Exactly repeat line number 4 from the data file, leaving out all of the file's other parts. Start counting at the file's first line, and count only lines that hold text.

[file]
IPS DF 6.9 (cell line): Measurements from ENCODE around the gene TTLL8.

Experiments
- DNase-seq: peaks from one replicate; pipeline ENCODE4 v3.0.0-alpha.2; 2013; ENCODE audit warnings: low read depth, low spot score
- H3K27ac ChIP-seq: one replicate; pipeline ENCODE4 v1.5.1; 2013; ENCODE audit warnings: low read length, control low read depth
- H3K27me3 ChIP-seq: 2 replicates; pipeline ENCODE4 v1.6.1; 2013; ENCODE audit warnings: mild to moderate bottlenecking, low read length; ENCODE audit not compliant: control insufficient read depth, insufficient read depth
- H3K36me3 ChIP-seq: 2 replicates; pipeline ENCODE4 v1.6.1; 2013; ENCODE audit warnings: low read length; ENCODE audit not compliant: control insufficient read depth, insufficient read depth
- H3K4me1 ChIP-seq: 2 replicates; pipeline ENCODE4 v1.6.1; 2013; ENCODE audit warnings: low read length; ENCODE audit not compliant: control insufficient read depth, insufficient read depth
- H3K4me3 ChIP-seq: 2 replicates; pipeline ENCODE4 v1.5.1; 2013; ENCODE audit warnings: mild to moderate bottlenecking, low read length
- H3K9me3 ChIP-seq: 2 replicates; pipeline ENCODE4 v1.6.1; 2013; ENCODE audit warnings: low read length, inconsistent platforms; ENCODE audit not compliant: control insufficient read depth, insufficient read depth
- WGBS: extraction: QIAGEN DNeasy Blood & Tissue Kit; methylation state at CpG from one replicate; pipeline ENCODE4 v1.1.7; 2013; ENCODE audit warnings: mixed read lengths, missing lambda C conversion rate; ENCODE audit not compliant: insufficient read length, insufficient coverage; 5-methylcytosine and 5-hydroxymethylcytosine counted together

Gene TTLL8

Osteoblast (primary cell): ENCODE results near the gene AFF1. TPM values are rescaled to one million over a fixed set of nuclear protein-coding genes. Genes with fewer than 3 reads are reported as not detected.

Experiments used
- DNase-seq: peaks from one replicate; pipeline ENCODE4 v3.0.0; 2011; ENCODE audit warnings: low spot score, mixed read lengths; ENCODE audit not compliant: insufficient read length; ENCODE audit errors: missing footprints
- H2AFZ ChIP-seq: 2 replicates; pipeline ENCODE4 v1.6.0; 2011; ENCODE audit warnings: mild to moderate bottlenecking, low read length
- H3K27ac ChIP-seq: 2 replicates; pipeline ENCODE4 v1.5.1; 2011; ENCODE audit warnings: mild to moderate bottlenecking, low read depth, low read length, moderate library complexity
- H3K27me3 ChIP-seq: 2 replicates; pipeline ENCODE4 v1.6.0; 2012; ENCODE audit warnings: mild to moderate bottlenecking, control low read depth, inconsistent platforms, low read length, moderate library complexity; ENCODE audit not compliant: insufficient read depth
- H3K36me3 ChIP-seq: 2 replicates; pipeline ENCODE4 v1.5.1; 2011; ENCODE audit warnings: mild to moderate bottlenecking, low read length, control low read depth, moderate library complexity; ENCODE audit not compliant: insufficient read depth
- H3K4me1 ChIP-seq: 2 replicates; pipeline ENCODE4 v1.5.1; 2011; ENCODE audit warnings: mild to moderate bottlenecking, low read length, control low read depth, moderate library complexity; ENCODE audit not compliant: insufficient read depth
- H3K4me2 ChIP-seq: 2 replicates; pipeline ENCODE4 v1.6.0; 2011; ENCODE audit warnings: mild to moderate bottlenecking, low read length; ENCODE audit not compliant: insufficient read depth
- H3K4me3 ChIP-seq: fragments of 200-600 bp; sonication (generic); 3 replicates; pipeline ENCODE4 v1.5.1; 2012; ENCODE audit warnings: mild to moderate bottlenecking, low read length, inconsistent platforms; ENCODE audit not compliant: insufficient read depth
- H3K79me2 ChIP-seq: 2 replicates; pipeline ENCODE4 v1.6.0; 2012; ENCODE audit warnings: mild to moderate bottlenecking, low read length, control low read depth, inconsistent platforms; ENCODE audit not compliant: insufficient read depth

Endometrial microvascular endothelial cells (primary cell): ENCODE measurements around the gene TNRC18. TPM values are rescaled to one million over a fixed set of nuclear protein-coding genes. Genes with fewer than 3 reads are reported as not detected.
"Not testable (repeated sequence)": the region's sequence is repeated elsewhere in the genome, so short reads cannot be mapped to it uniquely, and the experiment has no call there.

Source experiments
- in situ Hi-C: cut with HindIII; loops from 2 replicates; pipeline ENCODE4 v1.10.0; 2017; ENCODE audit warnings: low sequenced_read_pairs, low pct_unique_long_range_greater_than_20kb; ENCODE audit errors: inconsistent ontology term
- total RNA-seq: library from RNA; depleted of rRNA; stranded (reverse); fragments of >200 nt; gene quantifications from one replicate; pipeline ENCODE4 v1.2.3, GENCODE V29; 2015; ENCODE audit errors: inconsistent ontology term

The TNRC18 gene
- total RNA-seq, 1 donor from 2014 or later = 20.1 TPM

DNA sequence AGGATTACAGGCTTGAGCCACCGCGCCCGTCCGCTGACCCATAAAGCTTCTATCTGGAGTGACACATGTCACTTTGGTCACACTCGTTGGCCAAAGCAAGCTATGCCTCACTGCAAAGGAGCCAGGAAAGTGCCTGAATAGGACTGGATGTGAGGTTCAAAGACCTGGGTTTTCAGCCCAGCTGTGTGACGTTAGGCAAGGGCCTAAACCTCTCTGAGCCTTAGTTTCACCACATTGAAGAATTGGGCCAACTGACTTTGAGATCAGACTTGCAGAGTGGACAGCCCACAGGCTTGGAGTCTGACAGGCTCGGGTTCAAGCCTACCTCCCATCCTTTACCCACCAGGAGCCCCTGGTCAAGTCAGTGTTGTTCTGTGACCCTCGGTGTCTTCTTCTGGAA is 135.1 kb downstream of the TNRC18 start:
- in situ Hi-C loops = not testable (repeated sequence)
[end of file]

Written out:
- H3K27ac ChIP-seq: one replicate; pipeline ENCODE4 v1.5.1; 2013; ENCODE audit warnings: low read length, control low read depth